In the cost benefit analysis depression has given me far more than it has taken.
Divorce? Well, that’s harder to answer.
Where the passage of time has revealed the gifts of depression, divorce’s gifts remain hidden. Almost two years on from separation the reverberations are still acutely felt. Not just from the divorce itself but from subsequent events. Doubts, insecurities, heartaches and worries, fears and tears – all remain fresh, all still feature to a greater or lesser extent. And amongst this unappealing cocktail of thoughts, feelings and emotions, it is hard to see the cherry on top.
I maintain my hope and belief that it will be found. I hold onto my faith that a greater good will come from this, although the strength of my grip varies from day to day. And following divorce I have had some wonderful times and met some wonderful people that I am grateful came into my life. When considering the question of regrets in my life I’ve always had little time for them, being of the view that I always did the best I could with the tools available to me at the time, and that whatever mistakes I made led me to where I am today.
Would I choose to be where I am today? Honestly? No.
But in asking whether I would remove divorce from the story of my life I would still have to say no. Because I have to move forwards, I have to stride purposefully into my future and that won’t happen with one foot stuck in the past, lodged between regret and self-pity.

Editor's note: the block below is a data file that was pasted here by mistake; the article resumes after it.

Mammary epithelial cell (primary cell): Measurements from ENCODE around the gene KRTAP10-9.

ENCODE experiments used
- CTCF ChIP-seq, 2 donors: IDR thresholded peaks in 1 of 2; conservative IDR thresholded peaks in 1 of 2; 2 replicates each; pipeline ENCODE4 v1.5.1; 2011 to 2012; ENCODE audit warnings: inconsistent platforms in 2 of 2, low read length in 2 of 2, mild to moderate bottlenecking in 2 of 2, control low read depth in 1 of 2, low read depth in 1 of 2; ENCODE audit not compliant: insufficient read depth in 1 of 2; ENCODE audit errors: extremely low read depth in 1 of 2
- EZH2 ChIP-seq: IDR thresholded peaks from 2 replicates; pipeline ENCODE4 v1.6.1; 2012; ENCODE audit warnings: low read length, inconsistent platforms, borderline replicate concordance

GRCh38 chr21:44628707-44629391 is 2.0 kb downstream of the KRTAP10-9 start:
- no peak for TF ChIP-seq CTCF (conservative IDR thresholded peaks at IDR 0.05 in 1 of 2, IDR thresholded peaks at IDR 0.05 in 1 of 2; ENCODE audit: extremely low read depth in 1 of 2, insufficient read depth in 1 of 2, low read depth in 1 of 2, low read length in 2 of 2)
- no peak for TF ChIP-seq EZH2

The transition from husband and father to divorcee and single father is a difficult one, and truth be told my life still feels as though it is in transition. I’m making the most of it as best I can, trying to live as fully and contentedly in the moment as I can, but a better future is never far from my hopes.
I look forward to the as yet unwritten chapters that I desire to be better than those that have come before, that will reveal the hidden meanings, the pregnant possibilities that currently remain buried in those past chapters of heartbreak.
But those better chapters won’t write themselves. And whether as the creator of circumstance or in reaction to it, it is how I act and what I do that will determine whether those chapters will be happy, will be meaningful, and will add substance to my story.
Regrets? I’ve had a few, but then again, none of that matters now. All that matters is the next step, for that is the only one available. And I hope to learn the lessons of the past so that my step is assured, and heading in the right direction.
Matthew Williams, single father to two children and divorced ex-husband to an ex-wife, started the blog ‘Love, Laughter & Truth‘ in December 2015. The blog is an attempt to make sense of his rollercoaster life following depression, divorce, and his introduction to the weird – and sometimes wonderful – world of dating. He hopes that his writing will help others that find themselves dealing with similar challenges in life. You can find Matthew on his blog and follow him on Facebook & Twitter.
Image courtesy of Fedor Yakubovich.